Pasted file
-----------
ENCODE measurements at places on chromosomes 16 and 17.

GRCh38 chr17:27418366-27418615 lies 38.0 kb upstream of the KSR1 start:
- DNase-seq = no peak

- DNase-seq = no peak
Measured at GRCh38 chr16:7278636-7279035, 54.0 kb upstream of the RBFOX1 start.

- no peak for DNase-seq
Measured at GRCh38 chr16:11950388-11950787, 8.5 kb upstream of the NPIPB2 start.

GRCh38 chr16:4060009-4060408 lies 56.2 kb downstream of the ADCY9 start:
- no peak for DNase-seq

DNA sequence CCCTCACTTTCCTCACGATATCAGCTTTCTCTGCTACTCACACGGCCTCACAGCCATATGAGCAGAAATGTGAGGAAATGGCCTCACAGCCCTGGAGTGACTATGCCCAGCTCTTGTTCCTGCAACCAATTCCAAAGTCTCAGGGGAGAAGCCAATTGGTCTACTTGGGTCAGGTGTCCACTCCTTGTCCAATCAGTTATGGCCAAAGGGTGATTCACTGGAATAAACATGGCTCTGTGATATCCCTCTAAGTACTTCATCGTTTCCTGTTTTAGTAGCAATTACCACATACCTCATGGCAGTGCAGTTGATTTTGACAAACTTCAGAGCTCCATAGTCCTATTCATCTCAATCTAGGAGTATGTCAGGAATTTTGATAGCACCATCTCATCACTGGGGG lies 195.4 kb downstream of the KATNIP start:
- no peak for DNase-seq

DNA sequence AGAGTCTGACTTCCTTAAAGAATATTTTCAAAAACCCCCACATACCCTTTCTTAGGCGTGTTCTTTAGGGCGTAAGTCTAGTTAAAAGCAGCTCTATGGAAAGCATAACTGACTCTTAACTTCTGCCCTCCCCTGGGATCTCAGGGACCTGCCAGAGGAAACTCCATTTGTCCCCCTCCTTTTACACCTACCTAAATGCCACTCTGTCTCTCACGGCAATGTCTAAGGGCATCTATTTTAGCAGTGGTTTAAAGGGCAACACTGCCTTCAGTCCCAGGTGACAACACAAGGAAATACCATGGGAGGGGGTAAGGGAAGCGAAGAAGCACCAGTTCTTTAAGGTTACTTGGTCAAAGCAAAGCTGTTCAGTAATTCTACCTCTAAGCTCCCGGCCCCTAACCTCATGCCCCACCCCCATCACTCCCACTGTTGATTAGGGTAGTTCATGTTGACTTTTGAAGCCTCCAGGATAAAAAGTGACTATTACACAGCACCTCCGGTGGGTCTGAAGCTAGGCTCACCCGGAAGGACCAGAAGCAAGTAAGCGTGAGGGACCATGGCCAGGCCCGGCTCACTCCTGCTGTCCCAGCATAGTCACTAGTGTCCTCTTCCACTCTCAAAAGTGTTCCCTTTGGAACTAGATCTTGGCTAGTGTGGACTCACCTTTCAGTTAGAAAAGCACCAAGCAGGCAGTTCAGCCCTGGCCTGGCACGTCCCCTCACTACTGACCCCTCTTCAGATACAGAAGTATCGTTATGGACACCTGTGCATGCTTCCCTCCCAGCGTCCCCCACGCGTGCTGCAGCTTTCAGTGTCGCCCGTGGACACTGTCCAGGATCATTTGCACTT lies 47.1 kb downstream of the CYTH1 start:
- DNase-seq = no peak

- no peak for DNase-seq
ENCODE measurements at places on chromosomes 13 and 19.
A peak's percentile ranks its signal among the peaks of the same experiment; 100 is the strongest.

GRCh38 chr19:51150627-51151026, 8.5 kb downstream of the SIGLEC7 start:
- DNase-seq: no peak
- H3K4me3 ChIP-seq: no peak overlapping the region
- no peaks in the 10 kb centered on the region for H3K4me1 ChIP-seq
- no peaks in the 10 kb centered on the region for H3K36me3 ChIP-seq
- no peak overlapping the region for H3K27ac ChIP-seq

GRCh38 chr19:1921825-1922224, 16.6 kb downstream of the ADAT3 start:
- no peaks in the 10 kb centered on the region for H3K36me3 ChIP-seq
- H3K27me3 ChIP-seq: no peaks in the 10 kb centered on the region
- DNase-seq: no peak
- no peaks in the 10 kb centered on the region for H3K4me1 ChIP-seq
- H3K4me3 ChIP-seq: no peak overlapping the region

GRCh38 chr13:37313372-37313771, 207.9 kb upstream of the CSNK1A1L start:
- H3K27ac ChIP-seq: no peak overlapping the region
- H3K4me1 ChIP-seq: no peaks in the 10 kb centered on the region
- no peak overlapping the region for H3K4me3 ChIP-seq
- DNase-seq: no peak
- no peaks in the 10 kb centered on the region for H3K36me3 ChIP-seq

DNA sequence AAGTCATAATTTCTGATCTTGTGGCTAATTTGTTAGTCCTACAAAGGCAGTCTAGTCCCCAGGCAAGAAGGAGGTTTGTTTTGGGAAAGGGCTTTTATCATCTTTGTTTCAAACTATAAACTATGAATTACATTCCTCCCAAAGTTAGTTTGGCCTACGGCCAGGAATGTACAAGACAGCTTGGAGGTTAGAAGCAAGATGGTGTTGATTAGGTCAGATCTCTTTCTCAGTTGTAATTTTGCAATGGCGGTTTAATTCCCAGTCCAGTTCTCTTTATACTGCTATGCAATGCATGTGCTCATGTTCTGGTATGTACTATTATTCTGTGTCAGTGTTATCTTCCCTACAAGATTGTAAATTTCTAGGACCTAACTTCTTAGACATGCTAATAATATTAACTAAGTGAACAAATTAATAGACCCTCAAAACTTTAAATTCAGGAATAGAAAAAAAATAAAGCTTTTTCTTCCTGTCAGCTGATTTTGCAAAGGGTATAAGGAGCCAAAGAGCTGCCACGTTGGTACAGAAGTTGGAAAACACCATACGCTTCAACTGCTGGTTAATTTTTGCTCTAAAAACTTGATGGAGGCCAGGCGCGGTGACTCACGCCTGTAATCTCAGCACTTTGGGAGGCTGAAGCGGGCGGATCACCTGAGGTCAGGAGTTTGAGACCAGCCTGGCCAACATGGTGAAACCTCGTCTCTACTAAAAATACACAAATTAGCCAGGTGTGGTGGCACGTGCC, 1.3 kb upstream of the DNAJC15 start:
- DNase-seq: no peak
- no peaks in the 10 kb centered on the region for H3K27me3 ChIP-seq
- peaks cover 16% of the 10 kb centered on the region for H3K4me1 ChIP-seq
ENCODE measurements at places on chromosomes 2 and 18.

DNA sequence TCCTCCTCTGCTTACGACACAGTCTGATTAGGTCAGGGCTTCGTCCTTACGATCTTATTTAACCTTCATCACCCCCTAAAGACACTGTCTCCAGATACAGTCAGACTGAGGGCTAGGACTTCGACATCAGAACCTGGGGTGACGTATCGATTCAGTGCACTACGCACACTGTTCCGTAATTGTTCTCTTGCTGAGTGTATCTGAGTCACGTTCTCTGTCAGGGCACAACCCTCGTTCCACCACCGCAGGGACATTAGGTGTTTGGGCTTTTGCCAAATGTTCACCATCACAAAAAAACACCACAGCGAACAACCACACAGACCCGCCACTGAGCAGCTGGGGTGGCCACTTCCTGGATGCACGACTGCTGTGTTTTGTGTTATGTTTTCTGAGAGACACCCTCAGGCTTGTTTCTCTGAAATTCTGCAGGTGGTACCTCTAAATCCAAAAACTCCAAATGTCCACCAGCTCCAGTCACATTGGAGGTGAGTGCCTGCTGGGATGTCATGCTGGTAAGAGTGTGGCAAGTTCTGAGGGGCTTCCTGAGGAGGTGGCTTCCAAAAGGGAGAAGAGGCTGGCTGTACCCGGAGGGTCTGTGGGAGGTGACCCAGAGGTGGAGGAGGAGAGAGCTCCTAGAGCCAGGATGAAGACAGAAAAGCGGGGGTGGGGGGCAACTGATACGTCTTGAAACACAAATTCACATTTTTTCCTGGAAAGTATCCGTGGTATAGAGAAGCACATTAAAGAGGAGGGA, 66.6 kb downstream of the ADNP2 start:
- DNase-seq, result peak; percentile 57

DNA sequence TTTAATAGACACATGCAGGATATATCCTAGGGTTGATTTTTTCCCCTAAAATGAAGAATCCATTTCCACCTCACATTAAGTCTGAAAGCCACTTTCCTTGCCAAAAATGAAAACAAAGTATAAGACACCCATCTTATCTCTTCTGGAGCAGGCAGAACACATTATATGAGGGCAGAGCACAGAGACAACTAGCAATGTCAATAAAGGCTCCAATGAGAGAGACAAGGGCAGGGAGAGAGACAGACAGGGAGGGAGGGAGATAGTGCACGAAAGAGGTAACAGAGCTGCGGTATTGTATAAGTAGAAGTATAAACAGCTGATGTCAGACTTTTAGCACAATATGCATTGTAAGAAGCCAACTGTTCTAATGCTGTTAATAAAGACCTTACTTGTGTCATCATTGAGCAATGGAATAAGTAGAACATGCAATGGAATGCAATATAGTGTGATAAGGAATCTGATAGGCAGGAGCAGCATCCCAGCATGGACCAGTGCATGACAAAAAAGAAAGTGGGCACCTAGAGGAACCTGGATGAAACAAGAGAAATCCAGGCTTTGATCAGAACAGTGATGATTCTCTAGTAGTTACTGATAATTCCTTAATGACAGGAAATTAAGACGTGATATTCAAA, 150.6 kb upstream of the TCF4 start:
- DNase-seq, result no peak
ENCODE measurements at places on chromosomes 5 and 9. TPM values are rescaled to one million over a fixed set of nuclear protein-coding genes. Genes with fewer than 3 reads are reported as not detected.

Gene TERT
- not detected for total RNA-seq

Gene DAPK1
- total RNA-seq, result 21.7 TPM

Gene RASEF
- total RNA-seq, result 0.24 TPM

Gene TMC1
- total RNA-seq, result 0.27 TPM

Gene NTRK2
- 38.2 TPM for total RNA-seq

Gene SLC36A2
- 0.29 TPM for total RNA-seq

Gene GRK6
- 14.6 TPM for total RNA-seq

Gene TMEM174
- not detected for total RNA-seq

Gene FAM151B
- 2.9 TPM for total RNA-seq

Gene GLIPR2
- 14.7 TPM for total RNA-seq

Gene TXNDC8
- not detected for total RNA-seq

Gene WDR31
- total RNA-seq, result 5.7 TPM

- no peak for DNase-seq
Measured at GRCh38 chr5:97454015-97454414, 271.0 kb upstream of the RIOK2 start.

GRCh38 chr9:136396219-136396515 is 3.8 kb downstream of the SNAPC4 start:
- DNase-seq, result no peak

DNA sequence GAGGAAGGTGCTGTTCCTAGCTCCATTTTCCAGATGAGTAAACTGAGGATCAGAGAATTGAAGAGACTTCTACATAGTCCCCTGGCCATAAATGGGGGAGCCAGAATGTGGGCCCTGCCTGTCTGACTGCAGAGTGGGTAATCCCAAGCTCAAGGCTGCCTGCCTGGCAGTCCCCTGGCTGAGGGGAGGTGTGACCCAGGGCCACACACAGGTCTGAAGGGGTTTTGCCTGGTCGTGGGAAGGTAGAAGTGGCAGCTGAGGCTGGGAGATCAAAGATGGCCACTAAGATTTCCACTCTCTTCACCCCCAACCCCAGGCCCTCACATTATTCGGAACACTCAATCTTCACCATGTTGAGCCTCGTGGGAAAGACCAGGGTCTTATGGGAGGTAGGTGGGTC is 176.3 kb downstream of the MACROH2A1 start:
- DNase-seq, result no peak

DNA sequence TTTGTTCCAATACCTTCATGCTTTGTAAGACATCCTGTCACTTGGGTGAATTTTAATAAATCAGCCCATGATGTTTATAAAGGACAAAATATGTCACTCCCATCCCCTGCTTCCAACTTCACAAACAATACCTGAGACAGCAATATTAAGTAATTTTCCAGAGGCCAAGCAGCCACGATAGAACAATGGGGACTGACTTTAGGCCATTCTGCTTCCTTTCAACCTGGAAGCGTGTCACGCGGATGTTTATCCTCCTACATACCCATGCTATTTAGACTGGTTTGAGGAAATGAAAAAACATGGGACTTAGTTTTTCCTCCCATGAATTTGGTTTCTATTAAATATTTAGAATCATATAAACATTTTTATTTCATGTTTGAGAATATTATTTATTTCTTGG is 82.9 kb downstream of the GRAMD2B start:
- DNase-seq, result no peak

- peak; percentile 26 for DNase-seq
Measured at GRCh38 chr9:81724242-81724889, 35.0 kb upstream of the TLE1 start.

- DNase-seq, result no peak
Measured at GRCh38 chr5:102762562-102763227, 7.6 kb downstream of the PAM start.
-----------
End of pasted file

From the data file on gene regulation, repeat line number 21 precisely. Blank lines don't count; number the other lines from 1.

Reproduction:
- no peaks in the 10 kb centered on the region for H3K36me3 ChIP-seq